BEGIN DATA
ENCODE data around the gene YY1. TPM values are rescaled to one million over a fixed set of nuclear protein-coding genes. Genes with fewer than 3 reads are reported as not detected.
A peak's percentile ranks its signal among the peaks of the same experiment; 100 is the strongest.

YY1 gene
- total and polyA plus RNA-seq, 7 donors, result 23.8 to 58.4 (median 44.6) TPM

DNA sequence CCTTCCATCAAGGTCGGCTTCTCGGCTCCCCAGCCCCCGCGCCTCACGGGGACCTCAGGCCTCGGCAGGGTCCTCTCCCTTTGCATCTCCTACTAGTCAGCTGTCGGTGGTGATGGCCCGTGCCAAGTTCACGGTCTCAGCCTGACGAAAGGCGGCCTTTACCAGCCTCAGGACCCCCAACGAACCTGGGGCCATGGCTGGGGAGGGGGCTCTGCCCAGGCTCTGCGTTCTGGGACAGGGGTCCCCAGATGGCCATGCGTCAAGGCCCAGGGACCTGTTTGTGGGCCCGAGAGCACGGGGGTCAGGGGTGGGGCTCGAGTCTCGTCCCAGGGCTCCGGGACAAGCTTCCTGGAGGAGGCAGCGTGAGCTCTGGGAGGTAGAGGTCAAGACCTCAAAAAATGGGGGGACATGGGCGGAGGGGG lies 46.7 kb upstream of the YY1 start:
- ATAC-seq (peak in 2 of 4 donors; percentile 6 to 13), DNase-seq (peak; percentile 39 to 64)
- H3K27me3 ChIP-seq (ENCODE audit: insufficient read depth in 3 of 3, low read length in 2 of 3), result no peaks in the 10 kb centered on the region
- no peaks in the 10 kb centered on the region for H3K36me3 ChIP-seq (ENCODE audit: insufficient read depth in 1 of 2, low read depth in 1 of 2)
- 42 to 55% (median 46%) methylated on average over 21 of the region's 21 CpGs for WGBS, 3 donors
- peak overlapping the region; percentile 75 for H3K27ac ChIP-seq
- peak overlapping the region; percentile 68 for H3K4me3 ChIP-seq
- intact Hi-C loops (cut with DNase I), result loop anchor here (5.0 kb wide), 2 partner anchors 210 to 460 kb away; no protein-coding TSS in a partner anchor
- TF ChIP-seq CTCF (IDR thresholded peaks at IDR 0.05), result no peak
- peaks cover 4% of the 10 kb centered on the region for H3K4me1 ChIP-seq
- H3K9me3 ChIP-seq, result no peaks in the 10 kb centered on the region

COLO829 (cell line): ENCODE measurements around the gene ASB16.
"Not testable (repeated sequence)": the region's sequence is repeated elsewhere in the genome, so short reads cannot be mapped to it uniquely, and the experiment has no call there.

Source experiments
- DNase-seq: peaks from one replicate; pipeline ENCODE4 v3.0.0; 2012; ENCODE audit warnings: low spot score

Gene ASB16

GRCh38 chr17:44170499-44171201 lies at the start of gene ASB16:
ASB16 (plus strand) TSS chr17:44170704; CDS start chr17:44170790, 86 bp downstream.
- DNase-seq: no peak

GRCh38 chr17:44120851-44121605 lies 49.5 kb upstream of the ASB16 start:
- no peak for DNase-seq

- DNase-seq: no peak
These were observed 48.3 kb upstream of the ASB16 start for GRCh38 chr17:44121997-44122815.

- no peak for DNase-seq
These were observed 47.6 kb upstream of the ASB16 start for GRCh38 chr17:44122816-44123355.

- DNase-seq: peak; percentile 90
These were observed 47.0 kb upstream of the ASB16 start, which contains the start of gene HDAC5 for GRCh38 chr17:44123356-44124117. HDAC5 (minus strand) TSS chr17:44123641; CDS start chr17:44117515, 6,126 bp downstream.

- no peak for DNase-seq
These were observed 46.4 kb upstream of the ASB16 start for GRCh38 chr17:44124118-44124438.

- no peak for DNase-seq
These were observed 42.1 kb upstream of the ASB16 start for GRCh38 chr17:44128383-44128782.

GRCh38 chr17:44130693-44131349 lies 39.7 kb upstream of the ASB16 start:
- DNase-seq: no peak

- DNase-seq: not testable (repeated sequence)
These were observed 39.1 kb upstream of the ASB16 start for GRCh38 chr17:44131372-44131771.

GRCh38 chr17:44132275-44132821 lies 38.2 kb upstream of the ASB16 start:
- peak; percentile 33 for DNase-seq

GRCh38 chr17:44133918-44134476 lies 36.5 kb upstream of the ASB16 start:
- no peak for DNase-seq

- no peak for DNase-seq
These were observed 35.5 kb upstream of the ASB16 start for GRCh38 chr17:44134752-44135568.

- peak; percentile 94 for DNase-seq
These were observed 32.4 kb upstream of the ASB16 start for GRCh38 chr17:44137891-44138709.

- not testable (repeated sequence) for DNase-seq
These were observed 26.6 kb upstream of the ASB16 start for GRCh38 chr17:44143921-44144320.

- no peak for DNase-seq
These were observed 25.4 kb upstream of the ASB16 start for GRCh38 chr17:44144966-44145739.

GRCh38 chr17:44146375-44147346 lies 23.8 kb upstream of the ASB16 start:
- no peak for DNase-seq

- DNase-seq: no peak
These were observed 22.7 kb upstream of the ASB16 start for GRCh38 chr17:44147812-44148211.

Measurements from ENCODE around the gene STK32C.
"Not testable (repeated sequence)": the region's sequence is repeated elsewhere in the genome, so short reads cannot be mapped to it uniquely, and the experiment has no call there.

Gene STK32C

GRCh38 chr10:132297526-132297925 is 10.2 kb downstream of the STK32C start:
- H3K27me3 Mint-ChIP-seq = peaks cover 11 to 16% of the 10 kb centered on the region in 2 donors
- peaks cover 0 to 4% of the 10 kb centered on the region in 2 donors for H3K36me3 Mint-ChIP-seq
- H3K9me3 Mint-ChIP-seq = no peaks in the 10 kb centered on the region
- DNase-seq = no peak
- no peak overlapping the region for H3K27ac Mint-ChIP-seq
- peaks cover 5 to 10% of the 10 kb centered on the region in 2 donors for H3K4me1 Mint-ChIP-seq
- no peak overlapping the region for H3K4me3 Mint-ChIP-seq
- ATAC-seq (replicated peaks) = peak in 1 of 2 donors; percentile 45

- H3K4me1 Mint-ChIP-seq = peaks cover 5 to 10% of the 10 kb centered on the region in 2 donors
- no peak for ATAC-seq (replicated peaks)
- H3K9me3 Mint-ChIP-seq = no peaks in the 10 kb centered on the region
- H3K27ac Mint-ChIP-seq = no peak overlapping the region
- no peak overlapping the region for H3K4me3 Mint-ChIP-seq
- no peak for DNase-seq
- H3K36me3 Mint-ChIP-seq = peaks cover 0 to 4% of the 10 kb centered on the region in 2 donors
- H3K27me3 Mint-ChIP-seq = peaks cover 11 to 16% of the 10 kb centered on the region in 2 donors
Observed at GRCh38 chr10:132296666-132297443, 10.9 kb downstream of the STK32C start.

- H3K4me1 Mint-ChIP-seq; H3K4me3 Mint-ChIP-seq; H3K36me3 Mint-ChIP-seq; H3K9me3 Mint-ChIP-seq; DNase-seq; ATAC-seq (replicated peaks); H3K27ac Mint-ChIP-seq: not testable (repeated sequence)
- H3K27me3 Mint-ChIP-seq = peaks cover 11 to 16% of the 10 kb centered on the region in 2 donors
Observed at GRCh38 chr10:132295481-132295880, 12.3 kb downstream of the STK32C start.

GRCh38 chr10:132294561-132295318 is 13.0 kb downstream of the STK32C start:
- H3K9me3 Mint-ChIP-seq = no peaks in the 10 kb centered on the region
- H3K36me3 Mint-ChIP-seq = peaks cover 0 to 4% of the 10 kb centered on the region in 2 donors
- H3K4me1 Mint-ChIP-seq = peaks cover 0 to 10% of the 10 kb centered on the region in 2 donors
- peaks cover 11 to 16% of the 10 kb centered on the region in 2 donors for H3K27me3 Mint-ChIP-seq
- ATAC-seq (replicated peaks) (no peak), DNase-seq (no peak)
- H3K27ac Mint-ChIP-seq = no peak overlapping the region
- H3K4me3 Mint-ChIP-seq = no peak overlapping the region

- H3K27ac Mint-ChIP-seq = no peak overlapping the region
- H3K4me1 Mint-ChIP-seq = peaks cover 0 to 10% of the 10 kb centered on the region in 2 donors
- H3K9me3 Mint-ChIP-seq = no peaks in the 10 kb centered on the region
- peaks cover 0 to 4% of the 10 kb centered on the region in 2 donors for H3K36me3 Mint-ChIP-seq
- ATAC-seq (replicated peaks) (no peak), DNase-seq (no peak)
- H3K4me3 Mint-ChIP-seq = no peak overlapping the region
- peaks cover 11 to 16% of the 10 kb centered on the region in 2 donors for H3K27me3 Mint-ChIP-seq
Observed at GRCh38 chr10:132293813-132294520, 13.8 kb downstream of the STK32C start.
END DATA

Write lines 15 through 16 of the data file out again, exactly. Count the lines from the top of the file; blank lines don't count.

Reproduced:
- H3K9me3 ChIP-seq, result no peaks in the 10 kb centered on the region

COLO829 (cell line): ENCODE measurements around the gene ASB16.